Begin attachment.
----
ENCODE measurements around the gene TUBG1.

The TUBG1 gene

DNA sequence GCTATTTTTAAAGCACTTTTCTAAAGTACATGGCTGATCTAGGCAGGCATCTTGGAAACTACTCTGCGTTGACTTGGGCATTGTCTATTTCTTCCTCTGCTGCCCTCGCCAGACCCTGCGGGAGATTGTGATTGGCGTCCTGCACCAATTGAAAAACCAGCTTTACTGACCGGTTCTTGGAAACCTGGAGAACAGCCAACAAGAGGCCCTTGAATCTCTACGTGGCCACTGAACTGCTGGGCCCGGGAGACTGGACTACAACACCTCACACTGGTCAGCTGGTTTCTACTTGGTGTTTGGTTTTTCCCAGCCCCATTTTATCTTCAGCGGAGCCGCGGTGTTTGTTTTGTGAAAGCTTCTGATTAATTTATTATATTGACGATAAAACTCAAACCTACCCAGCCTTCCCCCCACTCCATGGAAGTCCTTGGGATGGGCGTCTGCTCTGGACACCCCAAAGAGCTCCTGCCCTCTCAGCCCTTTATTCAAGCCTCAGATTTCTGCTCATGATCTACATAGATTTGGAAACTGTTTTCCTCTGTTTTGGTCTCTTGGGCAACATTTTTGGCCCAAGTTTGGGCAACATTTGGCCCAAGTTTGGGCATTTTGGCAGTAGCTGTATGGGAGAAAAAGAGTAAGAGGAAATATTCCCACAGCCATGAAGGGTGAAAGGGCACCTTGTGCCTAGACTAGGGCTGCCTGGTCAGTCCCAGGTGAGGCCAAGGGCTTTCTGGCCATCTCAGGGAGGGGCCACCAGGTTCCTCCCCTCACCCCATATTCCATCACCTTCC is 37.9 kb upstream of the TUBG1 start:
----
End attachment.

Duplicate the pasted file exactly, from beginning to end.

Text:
ENCODE measurements around the gene TUBG1.

The TUBG1 gene

DNA sequence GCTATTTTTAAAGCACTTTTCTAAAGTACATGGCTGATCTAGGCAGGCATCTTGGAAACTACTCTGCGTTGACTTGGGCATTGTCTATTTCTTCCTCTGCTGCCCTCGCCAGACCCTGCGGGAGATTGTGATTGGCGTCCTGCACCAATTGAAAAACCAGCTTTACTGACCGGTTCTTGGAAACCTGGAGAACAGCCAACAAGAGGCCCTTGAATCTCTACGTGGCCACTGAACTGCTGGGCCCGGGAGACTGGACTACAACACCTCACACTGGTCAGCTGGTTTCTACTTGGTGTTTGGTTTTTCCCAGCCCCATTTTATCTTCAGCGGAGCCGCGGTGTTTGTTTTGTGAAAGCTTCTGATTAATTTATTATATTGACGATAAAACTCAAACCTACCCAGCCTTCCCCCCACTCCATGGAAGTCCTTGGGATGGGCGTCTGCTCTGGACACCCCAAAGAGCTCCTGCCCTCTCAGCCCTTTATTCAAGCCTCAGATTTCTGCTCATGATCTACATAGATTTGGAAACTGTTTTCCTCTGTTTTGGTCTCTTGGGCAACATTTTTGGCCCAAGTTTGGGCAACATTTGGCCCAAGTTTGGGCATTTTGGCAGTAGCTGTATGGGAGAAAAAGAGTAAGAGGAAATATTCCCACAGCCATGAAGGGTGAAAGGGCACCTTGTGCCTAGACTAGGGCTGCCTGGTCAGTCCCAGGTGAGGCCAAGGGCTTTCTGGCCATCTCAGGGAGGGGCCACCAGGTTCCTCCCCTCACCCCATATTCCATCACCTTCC is 37.9 kb upstream of the TUBG1 start: